Posts Tagged: 2 stars

by Isaac Asimov

January 29, 2016 Book Reviews, Books 0

Foundation by Asimov Book Cover

★ ★

Foundation by Isaac Asimov | October 1966, originally published 1951 | Avon Books | Paperback $1.99 (Used)
This book is one of 50 titles on my Classics Club list.

For twelve thousand years the Galactic Empire has ruled supreme. Now it is dying. But only Hari Seldon, creator of the revolutionary science of psychohistory, can see into the future — to a dark age of ignorance, barbarism, and warfare that will last thirty thousand years. To preserve knowledge and save mankind, Seldon gathers the best minds in the Empire — both scientists and scholars — and brings them to a bleak planet at the edge of the Galaxy to serve as a beacon of hope for a future generations. He calls his sanctuary the Foundation. But soon the fledgling Foundation finds itself at the mercy of corrupt warlords rising in the wake of the receding Empire. Mankind’s last best hope is faced with an agonizing choice: submit to the barbarians and be overrun — or fight them and be destroyed.

Kiiiinda disappointed in this one.

I had high expectations… maybe too high. Really, this is one of the (if not the) sci-fi classics that defined and elevated the genre beyond pulp in the mid-20th century. But now I’m left feeling confused as to why exactly so many modern SF readers still rate this book among their favorites.

It’s supposed to be an epic space opera (well, the first book of it anyway) with a focus on compelling, universal themes/ideas. And I guess it is? There is very little in the way of character development, so the entire plot revolves around the long-term revelation of the nature of humanity, especially in terms of scientific curiosity and governance/social control. The pace of the story is quick, covering decades in mere chapters, so the story necessarily can’t be about the individual characters (but rather the fate of Man as a whole).

– – –

Which brings me to my primary problem with this book: it’s all about Man. There is literally not one single woman with any impactful dialogue whatsoever. There is one woman with a speaking part, who exists only as an incidental appendage of her spouse and who spends all her brief page time complaining about her husband like some kind of midcentury housewife cliché. Of all the anachronistic little things that served as constant subtle reminders that this book was a product of the 1950’s, this was the thing that I found most jarring.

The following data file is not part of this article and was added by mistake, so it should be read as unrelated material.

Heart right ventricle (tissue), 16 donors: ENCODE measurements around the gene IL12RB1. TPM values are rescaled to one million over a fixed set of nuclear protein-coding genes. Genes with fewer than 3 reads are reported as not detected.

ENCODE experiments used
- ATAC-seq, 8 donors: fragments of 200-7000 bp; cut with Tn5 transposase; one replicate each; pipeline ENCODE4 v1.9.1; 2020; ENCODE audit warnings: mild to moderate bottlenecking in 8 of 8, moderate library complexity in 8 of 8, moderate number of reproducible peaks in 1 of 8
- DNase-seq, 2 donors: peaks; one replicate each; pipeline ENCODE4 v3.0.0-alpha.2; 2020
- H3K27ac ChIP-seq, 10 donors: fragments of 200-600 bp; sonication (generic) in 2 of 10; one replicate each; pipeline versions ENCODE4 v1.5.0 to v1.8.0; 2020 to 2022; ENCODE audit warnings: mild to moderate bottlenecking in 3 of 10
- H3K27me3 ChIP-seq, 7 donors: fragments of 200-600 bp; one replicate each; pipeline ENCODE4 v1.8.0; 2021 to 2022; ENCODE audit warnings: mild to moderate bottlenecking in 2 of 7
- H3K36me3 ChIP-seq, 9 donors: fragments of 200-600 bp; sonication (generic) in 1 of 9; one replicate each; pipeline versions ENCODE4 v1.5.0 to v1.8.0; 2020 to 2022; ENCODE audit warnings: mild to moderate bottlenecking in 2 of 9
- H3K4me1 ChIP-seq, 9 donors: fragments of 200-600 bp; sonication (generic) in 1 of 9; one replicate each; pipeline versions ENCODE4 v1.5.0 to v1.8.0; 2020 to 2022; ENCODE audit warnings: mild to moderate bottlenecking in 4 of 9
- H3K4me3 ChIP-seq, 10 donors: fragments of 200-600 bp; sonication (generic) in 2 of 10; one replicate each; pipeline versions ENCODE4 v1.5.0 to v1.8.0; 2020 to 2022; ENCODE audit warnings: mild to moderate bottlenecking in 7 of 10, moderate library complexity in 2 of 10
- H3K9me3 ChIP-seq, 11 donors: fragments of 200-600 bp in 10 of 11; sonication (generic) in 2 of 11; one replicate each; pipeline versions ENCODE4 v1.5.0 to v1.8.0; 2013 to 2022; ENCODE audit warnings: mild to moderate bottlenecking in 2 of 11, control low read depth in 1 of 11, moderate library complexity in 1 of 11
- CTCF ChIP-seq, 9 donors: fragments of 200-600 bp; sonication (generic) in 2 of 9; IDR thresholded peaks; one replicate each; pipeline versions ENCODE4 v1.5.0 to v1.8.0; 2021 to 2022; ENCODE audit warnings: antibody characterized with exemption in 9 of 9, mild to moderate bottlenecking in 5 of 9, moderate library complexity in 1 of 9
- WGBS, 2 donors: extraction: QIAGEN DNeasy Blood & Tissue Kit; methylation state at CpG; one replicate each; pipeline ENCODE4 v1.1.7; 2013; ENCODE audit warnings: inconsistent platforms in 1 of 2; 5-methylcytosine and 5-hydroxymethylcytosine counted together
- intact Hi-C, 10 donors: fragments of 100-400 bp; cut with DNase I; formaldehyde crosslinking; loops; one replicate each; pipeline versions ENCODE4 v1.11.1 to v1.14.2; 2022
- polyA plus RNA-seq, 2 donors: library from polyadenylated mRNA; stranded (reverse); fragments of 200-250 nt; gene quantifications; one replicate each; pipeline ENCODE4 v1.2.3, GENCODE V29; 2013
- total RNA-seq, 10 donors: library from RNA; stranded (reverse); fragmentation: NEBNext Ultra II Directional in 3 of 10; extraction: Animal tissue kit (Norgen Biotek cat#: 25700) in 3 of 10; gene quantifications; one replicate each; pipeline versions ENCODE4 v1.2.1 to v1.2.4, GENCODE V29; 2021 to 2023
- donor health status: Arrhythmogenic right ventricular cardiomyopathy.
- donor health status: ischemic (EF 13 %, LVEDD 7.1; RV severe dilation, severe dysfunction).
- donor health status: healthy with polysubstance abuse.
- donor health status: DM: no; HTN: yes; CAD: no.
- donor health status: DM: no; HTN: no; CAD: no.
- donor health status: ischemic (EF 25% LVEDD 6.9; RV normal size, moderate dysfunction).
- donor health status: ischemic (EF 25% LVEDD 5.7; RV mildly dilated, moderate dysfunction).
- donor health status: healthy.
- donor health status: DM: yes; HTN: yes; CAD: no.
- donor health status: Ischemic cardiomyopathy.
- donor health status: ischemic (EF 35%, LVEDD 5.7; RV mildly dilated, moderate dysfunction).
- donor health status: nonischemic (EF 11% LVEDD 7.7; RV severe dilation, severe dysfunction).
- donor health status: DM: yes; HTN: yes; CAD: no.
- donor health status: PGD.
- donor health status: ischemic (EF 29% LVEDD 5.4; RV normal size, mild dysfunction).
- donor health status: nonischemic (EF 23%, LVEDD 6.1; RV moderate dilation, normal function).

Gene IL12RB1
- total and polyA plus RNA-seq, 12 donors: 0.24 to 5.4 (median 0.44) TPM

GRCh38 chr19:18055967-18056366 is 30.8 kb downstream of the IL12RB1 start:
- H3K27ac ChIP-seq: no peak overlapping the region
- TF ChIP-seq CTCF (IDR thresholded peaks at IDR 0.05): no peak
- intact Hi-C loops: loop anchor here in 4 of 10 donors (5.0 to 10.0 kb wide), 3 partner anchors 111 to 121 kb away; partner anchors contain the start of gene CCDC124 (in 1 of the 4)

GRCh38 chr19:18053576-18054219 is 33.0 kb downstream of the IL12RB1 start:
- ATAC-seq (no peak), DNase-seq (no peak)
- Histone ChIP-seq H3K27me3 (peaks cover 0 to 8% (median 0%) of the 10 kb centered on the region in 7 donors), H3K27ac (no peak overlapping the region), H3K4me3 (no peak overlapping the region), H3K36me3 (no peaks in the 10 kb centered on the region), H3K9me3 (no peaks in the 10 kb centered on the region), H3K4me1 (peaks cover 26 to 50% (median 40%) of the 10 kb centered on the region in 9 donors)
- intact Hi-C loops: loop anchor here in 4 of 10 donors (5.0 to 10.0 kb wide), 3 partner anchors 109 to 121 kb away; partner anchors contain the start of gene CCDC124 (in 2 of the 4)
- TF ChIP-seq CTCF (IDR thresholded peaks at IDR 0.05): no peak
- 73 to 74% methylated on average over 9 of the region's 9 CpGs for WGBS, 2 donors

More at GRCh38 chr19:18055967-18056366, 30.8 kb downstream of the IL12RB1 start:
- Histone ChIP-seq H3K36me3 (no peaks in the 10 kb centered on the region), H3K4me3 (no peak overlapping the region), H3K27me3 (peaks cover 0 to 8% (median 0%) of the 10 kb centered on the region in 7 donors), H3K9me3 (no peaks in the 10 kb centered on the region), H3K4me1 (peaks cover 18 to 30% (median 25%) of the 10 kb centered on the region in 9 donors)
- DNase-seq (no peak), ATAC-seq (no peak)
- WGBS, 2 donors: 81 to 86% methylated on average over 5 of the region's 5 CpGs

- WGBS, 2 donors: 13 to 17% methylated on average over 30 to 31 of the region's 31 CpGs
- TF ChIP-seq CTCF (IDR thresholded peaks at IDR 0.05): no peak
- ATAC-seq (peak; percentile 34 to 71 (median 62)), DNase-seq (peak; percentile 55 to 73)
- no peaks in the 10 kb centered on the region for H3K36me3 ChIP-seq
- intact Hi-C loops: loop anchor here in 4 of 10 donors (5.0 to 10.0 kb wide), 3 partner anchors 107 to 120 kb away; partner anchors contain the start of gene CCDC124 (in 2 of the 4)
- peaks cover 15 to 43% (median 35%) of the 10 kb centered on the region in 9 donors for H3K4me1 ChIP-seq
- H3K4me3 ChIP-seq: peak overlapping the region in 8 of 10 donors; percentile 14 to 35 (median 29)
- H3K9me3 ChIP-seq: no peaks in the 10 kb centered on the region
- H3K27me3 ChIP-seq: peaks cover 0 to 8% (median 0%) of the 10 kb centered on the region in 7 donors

Is it fair to judge a 65-year-old novel by the standards of modern culture? Not wholly, no. I can respect that Foundation had a huge impact on the SF genre as we know it. I can certainly enjoy Asimov’s imagination and engaging storytelling skills. And, as I haven’t read any further in this series nor read anything else by Asimov yet (for shame! I know), I have to be fair about withholding judgement on the author’s intentions/beliefs in general (which some brief web surfing indicates were comparatively feminist for his time, anyway).

It’s just that the near-absolute lack of any women at all in this particular book is just so surprising that it pulled me right out of the story. That “suspension of disbelief” threshold, so important to the enjoyment of well-written SF, was crossed and my suspension was suspended, so to speak.

I certainly wouldn’t be surprised by a novel of this era that featured some two-dimensional damsel in distress, doting mother, femme fatale, or some other trope version of a lady companion/sidekick/love interest or whatever. Women had been featured as such in stories for hundreds of years before Foundation, and I knew better than to expect a Princess/General Leia or Lieutenant Uhura here. It’s the focus on a 99% male cast of characters — for no apparent reason — that baffles me.

– – –

My other problem with the book is that… well, I just had trouble caring at all about the plot. It’s as though the author wanted to show us this massive, complicated world, but zoomed too far back with the telescope so that all we can see is the general shape of things, with a few intriguing details here and there if we squint a bit.

All that said, the dialogue and the setting/event descriptions are great, though the latter are far too sparse. It might seem like an odd complaint, but I really think this book should have been longer and a bit slower paced, with more time spent on that fascinating world-building! Of course, Asimov was writing in a time when genre novels were far less frequently allowed to be the door-stoppers that they often are today.

– – –